July 28, 2021

Is Civilisation’s Chaos Ultimately Its Salvation?

Michael Raphael Gilfedder

OilHebridean Crucifixion Triptych, 202180 x 70cm (x3)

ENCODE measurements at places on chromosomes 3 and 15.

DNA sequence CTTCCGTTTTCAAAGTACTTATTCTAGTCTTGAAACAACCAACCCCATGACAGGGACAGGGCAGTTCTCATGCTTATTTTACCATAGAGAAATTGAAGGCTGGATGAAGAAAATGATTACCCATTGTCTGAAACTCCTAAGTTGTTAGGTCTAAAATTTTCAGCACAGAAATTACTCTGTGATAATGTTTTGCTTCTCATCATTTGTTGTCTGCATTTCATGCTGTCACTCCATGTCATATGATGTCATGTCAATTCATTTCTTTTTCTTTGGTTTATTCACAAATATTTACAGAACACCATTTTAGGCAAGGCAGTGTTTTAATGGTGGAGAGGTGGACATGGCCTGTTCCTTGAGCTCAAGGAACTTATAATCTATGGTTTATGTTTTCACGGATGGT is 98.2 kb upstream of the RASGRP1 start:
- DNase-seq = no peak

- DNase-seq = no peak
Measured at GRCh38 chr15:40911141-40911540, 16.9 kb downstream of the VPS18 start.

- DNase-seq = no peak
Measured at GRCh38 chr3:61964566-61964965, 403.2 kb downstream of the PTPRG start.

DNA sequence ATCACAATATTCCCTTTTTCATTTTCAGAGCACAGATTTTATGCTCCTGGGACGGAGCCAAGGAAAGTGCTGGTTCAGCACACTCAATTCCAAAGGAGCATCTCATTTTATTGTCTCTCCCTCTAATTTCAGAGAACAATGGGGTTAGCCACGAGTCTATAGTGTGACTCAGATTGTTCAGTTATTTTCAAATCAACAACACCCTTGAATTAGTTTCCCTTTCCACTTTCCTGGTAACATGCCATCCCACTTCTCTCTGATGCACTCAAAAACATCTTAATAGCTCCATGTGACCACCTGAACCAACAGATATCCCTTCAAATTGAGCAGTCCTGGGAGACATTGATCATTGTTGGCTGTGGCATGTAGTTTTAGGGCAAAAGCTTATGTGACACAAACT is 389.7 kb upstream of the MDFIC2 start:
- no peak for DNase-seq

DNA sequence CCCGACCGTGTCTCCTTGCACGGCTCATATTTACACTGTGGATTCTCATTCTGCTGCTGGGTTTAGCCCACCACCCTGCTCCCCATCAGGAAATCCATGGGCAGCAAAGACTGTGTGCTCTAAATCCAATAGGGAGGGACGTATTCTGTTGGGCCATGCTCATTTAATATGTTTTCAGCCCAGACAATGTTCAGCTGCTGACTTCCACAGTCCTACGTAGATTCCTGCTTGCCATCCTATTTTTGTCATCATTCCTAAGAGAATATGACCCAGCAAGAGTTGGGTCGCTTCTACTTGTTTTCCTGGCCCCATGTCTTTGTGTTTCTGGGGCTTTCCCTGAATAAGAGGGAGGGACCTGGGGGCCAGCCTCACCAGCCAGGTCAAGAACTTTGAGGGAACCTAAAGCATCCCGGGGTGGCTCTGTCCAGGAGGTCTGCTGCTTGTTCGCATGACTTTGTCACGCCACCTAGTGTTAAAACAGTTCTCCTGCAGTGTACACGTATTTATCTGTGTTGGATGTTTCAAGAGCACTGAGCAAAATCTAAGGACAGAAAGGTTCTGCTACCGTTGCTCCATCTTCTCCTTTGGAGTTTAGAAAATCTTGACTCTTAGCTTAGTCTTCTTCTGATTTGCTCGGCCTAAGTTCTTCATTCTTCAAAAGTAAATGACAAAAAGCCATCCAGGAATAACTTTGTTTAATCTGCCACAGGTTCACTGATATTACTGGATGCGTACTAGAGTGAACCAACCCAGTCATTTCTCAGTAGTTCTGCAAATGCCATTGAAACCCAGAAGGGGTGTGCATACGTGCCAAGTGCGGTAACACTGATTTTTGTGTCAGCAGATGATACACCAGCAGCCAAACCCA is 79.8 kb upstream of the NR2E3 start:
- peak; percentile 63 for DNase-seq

A paradoxical interpretation of the crucifixion based on a recent dream and channelling the haunting atmospherics evoked in Sorley MacLean’s poem ‘Hallaig’ and the Runrig song ‘Cnoc Na Feille’. Like the painters Francis Bacon and Matthias Grünwald I have made a triptych during a time of crisis and its aftermath. The Crucifixion has come to symbolize far more than the historical and religious event itself and is an armature on which you can hang all types of feelings and ideas and can be depicted at any time and place. The setting being the surrounding area of my home in South Uist where I grew up with landmarks acting as poetical motifs. In the left panel the headlights of the car coming toward is intended to signify an entry to life whilst rear lights in the distance on the right panel symbolises an exit/ending of sorts. Within these parameters the crucifixion is depicted on pylons, a symbol of connection. The procession adapted to the setting is a tradition on the Isle of Eriskay involving the shooting of guns into the air to ward off evil spirits.